Theoretical background[edit]

Belsky suggests that evolution might select for some children who are more plastic, and others who are more fixed in the face of, for example, parenting styles.

Belsky offers that ancestral parents, just like parents today, could not have known (consciously or unconsciously) which childrearing practices would prove most successful in promoting the reproductive fitness of offspring—and thus their own inclusive fitness. As a result, and as a fitness optimizing strategy involving bet hedging,[10] natural selection might have shaped parents to bear children varying in plasticity.[11] This way, if an effect of parenting had proven counterproductive in fitness terms, those children not affected by parenting would not have incurred the cost of developing in ways that ultimately proved "misguided".

Importantly, natural selection might favour genetic lines with both plastic and fixed developmental and affective patterns. In other words, there is value to having both kinds at once. In light of inclusive-fitness considerations, children who were less malleable (and more fixed) would have "resistance" to parental influence. This could be adaptable some times, and maladaptive other times. Their fixedness would not only have benefited themselves directly, but even their more malleable siblings indirectly. This is because siblings, like parents and children, have 50% of their genes in common. By the same token, had parenting influenced children in ways that enhanced fitness, then not only would more plastic offspring have benefited directly by following parental leads, but so, too, would their parents and even their less malleable siblings who did not benefit from the parenting they received, again for inclusive-fitness reasons. The overall effect may be to temper some of the variability in parenting. That is, to make more conservative bets.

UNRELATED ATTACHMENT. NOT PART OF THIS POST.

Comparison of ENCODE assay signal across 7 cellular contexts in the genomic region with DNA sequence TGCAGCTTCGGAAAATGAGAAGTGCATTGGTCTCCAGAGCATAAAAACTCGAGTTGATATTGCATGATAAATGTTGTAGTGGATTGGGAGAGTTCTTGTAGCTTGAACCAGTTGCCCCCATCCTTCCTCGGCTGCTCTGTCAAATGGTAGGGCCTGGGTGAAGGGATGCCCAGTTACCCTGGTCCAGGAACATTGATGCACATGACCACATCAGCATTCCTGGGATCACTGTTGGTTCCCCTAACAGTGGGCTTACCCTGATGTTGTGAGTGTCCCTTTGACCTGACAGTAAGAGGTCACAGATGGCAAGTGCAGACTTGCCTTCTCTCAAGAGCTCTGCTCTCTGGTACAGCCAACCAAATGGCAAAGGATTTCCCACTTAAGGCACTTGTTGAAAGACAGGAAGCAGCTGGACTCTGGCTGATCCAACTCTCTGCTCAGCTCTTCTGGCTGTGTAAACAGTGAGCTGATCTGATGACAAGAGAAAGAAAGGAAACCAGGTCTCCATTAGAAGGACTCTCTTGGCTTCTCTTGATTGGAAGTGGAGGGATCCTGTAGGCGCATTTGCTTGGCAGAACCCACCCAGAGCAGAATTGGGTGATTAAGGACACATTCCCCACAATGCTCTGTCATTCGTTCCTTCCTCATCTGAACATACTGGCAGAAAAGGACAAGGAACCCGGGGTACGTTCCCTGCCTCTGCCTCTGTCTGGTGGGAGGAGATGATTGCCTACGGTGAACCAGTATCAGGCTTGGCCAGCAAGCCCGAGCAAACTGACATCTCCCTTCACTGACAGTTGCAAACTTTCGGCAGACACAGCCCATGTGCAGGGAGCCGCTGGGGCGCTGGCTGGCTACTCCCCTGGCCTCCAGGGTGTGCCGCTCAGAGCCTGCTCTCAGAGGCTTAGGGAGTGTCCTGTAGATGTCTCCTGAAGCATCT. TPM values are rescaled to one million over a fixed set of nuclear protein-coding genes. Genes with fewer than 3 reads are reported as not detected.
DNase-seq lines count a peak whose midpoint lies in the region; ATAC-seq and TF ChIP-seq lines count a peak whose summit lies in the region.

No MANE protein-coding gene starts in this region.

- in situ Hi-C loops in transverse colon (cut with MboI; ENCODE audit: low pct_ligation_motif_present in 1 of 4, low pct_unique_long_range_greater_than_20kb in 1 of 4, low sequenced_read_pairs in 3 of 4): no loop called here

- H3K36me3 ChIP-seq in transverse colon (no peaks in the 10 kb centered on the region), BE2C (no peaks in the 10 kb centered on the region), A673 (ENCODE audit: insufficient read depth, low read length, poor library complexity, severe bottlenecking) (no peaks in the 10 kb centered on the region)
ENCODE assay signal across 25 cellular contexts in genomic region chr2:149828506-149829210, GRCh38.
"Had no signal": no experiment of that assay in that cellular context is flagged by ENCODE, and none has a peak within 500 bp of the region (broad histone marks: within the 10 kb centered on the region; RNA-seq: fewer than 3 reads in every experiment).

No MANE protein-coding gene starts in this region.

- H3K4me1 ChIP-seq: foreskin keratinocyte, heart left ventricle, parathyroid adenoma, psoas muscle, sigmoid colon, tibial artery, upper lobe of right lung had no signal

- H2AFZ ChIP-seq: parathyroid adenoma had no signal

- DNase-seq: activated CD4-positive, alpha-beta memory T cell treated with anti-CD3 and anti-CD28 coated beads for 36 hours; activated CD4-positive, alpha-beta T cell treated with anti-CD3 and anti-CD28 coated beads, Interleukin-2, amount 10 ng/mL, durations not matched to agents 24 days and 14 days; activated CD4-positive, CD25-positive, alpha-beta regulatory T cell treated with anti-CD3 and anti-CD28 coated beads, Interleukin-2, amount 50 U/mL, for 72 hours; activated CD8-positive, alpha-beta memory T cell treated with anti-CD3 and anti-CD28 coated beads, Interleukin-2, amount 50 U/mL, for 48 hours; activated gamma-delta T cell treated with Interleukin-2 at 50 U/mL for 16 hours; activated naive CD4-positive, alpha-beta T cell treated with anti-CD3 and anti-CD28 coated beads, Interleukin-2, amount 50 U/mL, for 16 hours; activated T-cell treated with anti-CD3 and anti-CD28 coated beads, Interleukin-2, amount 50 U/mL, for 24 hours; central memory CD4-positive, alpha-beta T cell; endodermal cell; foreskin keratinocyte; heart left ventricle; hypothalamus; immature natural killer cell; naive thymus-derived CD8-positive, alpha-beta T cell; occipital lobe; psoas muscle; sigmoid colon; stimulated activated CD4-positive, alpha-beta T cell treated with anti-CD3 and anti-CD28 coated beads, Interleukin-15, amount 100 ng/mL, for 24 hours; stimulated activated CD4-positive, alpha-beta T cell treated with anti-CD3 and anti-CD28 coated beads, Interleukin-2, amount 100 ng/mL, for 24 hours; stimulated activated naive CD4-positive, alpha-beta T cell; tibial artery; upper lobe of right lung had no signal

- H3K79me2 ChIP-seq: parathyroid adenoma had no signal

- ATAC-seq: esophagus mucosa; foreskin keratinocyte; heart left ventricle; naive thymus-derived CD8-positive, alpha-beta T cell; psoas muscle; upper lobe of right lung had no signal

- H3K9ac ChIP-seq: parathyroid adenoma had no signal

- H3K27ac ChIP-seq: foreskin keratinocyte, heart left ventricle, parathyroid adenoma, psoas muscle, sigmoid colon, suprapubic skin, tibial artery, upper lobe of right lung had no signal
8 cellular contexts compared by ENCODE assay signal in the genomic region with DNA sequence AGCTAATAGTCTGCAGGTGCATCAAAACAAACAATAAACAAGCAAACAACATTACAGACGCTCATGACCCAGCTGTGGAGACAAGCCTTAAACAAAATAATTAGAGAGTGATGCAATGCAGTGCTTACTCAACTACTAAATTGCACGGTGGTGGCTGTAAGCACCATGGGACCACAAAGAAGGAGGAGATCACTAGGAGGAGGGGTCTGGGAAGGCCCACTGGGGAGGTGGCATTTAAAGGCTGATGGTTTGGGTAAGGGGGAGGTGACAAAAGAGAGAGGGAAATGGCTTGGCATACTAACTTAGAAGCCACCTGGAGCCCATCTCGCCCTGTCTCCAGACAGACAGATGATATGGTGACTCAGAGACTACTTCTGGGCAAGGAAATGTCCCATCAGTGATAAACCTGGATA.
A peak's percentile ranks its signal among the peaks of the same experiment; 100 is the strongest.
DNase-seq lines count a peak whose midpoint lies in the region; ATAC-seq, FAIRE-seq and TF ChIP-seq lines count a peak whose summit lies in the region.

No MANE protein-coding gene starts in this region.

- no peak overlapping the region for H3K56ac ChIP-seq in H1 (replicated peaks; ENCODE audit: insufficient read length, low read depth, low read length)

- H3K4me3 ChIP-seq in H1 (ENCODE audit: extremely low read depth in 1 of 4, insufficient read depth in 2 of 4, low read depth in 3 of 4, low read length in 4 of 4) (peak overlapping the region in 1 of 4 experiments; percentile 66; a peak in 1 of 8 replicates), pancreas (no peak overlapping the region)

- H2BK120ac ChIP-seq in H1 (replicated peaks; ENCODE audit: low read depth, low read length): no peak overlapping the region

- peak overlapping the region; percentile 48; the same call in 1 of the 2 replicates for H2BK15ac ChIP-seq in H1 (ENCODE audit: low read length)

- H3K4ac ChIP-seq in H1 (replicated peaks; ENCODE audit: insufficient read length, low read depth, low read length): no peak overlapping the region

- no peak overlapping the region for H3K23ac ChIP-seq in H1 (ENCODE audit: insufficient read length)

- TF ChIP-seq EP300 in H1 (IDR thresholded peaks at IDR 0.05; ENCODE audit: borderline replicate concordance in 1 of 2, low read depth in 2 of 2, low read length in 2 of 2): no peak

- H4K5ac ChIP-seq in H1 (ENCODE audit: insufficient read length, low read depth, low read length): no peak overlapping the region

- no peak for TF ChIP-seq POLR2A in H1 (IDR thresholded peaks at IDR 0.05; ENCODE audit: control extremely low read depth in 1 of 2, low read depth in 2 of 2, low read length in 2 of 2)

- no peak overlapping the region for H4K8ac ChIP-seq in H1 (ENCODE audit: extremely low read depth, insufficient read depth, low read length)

This line of evolutionary argument leads to the prediction that children should vary in their susceptibility to parental rearing and perhaps to environmental influences more generally. As it turns out, a long line of developmental inquiry, informed by a "transactional" perspective,[12] has more or less been based on this unstated assumption.

Criteria for the testing of differential susceptibility[edit]